First appeared at: https://www.ambientlightblog.com/same-planet-different-orbit-a-pluto-interview/
There’s a famous line from that great Ackroyd/Balushi movie The Blues Bothers: “We’re getting the band back together!” That’s exactly what’s happened to Auckland based alt-pop crew PLUTO (Pipe Lines Under The Ocean) who, after a 10 year break, have managed to almost seamlessly remerge back onto the scene. However, the reincarnation was not quite as simple, as Tim Gruar found out when he spoke to the band’s front man Milan Borich earlier this week.
Whatever happened to PLUTO? After almost a decade of silence the group made a surprise drop in August with a new single ‘Oh My Lonely’, followed closely by the release of their long-promised fourth studio album ‘IV’ in September. And now the original line up – Milan Borich (lead vocals, guitar), Tim Arnold (vocals, guitars), Matthias Jordan (keys), Mike Hall (bass) and Michael Franklin-Browne (drums) are now hitting the road to perform at album launch parties in Wellington and Auckland.
As they say, the past is another planet. Cast your mind back to 2001 (cue wavy picture lines) when PLUTO burst onto the music scene with their masterful brand of multi-layered rock that mixed and mingled indie, moody pop, hook-laden sing-alongs, angular, full-energy, anthemic rock and even Lounge. Borich delights in being impossible to nail down when it comes to being pigeon-holed into a genre.
The boys had just made ‘Red Light Syndrome’, which spawned the singles ‘Hey Little’ and ‘She’s Jive’. That was closely followed by the behemoth double-platinum selling ‘Pipeline Under The Ocean’, featuring the fist pumping ‘Dance Stamina’ and the 2006 Music Awards Single Of The Year ‘Long White Cross’. The album’s name came from the historic Second World War pipe lines under the ocean which supplied fuel to Allied forces after D-Day (Borich was a big history buff at the time). The band’s third album ‘Sunken Water’ gave us a combination of elements including ‘sci-fi-delic’ tones, rock’n’roll power and soothing vocal melodies, all influenced by a range of emotions ranging from morning to dusk, to love, to characters they’d met travelling. There were side projects like Borich’s ’07 cover of Alphaville’s ‘Forever Young’ which was used in a Tourism New Zealand’s “100% Pure New Zealand” campaign. Then, there was extensive touring, more award appearances and high radio rotation. This was a band at the peak of their powers. Then, it all went quiet. So what happened?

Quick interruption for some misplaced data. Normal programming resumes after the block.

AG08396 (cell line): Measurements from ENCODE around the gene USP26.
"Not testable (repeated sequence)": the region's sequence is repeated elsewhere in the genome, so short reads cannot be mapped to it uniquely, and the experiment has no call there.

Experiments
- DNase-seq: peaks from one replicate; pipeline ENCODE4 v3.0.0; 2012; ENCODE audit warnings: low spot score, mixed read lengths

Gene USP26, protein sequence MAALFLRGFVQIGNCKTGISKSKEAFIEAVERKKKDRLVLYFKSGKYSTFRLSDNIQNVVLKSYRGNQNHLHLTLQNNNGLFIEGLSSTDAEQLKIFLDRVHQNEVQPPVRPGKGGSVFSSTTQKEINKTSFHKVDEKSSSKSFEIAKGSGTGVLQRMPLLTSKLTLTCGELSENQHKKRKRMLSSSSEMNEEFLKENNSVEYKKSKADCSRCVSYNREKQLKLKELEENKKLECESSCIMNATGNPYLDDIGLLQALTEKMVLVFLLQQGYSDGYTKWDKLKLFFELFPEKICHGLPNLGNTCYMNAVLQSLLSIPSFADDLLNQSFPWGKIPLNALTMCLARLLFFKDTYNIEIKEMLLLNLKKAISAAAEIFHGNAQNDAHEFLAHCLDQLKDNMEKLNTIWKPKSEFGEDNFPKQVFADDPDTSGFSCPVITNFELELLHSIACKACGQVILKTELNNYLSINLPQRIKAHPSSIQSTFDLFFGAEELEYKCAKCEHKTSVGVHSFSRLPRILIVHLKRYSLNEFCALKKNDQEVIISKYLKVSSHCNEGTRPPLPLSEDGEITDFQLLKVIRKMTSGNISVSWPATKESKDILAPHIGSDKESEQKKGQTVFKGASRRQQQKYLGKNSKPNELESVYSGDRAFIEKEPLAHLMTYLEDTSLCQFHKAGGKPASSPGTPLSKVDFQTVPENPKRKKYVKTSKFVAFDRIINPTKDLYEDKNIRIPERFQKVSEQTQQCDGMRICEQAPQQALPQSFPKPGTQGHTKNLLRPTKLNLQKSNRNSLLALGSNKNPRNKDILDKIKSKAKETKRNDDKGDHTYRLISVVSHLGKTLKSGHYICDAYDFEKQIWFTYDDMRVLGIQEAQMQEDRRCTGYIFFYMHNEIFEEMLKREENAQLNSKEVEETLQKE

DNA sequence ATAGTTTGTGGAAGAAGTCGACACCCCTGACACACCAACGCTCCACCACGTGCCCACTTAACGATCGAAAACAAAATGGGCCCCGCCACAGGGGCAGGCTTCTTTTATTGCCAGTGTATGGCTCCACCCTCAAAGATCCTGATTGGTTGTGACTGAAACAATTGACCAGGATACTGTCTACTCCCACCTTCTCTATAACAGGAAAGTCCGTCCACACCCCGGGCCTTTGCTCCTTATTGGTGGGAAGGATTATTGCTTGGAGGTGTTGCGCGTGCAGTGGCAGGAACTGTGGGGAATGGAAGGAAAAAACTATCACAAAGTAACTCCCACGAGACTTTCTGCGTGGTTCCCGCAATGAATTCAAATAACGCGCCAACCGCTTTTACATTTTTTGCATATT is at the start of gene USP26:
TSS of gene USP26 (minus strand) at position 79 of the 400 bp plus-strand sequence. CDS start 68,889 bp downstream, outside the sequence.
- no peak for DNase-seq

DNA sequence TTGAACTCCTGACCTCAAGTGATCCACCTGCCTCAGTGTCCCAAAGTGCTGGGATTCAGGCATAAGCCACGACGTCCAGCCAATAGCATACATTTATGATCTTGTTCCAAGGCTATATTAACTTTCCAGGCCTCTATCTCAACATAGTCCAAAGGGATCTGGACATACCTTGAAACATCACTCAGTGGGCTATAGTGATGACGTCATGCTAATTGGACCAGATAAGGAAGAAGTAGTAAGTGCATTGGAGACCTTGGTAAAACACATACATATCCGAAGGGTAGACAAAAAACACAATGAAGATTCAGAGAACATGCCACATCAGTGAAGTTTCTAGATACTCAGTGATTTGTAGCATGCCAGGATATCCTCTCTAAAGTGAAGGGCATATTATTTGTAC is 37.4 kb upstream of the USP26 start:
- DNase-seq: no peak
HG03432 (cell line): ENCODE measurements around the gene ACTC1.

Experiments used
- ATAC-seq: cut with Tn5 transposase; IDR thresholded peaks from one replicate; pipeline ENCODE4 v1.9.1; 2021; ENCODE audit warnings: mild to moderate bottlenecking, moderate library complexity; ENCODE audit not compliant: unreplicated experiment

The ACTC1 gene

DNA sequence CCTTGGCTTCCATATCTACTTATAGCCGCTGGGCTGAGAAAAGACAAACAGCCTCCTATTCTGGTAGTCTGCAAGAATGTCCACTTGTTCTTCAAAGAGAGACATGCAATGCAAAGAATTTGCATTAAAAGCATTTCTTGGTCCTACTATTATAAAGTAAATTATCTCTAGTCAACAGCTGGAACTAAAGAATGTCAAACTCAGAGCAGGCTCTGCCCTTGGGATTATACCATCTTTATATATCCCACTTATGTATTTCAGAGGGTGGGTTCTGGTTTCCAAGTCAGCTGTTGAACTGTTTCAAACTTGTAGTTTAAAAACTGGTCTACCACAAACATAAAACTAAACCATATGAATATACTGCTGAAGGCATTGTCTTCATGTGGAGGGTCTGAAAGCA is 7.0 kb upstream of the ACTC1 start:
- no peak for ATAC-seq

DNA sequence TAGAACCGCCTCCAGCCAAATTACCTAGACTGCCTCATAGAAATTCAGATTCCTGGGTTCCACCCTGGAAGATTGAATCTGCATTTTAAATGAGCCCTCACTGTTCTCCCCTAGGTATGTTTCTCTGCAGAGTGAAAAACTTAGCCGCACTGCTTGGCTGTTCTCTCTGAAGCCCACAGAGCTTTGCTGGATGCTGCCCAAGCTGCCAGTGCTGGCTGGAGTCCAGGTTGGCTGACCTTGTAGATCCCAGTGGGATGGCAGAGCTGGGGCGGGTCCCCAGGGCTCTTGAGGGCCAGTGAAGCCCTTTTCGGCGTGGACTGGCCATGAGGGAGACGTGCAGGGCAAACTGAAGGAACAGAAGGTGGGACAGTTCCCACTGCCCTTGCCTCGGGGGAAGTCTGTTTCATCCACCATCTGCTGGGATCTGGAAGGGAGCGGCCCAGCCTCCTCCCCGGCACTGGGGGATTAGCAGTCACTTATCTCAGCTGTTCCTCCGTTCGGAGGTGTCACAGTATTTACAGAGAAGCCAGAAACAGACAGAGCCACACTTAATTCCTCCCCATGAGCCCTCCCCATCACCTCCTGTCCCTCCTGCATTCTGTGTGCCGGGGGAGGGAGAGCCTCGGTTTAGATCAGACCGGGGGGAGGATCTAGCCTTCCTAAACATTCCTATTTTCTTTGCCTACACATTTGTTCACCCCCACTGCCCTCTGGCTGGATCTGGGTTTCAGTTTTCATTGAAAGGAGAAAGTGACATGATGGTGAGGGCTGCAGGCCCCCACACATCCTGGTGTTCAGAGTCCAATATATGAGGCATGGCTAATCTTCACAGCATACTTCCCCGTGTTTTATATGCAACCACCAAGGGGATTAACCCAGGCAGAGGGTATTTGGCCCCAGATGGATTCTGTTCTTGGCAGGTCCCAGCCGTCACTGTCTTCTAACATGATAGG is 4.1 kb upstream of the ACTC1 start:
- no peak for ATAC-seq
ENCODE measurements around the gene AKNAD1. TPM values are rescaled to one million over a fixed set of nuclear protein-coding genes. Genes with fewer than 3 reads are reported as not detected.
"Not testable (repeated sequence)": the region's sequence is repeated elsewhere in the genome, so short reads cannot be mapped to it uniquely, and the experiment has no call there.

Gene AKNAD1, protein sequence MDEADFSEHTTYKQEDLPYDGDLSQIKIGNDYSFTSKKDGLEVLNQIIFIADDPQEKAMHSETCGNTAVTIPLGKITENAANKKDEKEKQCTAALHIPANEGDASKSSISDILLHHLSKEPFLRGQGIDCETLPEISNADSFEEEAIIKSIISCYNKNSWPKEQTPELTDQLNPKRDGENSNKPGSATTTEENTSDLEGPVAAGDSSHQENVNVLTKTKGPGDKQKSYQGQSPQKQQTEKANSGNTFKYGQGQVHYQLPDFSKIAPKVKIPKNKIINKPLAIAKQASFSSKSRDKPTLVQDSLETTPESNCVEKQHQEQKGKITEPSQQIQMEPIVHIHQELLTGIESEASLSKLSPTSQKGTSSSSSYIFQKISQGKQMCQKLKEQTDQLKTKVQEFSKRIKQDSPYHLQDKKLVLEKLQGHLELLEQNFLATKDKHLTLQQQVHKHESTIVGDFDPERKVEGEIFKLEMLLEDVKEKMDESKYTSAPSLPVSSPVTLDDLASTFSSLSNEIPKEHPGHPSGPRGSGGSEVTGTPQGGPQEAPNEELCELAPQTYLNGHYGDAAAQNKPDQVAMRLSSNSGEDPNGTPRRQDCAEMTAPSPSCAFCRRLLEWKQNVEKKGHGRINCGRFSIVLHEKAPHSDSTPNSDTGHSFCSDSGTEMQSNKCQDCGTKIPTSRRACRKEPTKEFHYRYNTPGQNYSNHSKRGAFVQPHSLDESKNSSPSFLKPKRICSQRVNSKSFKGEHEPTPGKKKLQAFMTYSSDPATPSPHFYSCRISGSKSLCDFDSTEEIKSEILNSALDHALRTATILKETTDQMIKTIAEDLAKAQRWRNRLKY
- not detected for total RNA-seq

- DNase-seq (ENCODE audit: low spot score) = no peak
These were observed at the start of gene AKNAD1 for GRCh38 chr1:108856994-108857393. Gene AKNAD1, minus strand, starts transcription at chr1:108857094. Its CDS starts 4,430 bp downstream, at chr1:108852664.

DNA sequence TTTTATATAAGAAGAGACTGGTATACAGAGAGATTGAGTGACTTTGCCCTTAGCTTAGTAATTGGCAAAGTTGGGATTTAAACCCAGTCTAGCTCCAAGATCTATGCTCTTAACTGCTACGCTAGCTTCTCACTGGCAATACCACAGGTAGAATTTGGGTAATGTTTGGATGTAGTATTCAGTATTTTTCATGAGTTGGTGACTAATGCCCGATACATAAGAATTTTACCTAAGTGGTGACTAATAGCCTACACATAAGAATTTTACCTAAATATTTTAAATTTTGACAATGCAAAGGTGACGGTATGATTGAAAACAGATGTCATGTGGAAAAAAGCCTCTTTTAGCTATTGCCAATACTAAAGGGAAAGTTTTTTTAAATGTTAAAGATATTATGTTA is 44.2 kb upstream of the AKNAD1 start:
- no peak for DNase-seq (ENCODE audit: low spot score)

“You want me go from the beginning?,” asks Borich, “ Ha ha! Well, settle in – (puts on a narrator’s voice) About 10 years ago, we released what was going to be the first single (Snake Charmer) for this new record. We’d been working for quite a few months on new material. And then suddenly it was all in a turmoil, with me, mainly. My ego got in the way. It all turned sour. I did things badly. Could have done them better.”
Around that time, there were a string of issues with their record label, royalties were being muddled, with the introduction of digital music revenue streams, and the poor sales of the last album also didn’t help.
“So the band, kind of, parted ways. I went to LA and everyone else did their own thing (starting other bands, session work, teaching, new jobs and buying houses). I had all these songs that were on my hard drive (from this time period), which crashed. So, we lost all these songs. I thought that was it. Then! Luckily, about five years ago, I discovered the songs on a back up hard drive. There they were again.
Then my father passed away last year. He’d been asking if we could put the band back together, as he really loved us. He wanted us to do it. And so, I swallowed my pride, begged forgiveness and got the boys back together, back in the room to start what we started, basically.”
I ask what Borich was doing in LA during this hiatus but I wasn’t entirely prepared for the answer.